It could hardly be more convenient. But the key attraction of Amber Park has to be its colourful garden setting, in which the park hosts welcome you to ‘take time out to smell the roses’.
The motorhome and camping area has 60 sites – your choice of sealed and lawned, open or sheltered – most of which surround a pleasant playground and barbecue area, complete with dining pagoda.
The 1950’s communal facilities block is a classic slice of New Zealand modernism, and all too many owners would have bowled it for brand new. Instead, this sweet piece of architecture has been carefully upgraded and maintained and will be much appreciated by visitors with the same sympathies.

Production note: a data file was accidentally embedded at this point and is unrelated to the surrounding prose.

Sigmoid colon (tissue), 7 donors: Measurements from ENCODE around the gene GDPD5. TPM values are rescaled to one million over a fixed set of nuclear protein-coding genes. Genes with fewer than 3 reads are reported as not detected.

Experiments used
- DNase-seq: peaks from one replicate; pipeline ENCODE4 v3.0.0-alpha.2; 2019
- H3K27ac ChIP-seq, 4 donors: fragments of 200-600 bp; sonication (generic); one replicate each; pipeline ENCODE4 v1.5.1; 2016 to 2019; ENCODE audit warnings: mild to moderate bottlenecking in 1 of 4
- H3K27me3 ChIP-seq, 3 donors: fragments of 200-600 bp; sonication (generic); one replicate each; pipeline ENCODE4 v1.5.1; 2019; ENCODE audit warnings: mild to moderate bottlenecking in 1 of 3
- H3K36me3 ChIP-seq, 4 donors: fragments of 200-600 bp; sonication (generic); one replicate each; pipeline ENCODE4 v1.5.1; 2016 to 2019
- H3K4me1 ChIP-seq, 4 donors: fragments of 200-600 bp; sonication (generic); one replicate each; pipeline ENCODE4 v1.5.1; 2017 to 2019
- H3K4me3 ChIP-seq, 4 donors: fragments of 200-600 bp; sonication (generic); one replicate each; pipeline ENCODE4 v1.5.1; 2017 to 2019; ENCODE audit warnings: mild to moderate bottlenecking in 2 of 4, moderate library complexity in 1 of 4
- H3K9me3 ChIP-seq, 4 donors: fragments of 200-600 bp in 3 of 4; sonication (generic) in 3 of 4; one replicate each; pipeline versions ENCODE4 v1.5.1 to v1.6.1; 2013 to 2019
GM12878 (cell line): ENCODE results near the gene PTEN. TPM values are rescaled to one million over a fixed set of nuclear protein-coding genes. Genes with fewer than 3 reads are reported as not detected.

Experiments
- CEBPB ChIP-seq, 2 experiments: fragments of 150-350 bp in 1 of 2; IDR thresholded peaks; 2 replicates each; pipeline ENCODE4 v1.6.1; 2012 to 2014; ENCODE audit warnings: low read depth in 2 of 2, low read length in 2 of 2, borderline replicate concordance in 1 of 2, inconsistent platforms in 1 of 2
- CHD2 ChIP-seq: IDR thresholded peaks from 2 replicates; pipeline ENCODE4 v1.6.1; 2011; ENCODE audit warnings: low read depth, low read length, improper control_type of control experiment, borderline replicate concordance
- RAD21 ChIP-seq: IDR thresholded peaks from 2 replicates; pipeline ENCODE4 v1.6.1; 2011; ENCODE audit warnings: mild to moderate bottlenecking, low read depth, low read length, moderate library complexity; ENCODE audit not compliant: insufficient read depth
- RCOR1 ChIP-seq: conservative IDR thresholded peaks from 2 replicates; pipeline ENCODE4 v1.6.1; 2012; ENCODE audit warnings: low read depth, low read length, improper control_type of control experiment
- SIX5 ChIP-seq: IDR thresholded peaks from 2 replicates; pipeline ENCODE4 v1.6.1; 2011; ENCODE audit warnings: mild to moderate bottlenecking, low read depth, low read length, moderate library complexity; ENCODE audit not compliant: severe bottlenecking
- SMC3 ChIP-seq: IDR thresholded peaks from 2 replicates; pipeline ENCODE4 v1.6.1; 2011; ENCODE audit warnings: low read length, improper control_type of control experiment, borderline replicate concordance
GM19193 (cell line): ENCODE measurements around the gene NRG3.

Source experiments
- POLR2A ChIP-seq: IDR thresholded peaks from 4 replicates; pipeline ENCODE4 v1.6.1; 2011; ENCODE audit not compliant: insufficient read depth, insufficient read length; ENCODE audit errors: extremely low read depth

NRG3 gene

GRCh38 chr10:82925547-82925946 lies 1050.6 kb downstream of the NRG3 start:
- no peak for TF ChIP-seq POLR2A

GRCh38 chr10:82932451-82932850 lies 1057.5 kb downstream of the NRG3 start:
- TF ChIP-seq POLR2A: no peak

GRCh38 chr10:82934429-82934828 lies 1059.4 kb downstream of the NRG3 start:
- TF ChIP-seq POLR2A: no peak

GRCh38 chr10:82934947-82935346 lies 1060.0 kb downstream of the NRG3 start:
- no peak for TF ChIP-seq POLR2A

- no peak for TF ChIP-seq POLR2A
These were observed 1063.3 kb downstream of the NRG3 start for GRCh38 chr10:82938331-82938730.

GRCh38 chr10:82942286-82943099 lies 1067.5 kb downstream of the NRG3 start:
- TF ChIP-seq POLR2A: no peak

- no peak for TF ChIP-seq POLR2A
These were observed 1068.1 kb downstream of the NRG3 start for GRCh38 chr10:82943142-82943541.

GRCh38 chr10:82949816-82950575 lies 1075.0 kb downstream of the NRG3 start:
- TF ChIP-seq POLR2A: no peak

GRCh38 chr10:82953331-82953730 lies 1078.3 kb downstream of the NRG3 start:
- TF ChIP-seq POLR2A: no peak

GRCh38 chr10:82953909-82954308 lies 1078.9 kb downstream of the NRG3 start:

Built in the same era, a row of en suite cabins offers yet more retro charm while upmarket units offer an array of mod cons in self-contained motel accommodation for up to six.
Quiet, friendly, an excellent city pit-stop, Amber Park shows that some gorgeous things come in small packages.
Canterbury still has the wow factor, so make sure you don’t just pass through.
Almost all key attractions are open, including the casino, Antarctic Centre, Orana Wildlife Park, Willowbank Wildlife Reserve and the Air Force Museum.
On the edge of the CBD, a blooming Hagley Park will host the Rugby World Cup ‘Fanzone’ and festival.
Popular summer events such as the New Zealand Horse Racing Cup and Show Week, World Buskers Festival, Burst Festival of Flowers, and Ellerslie Flower Show are all going ahead.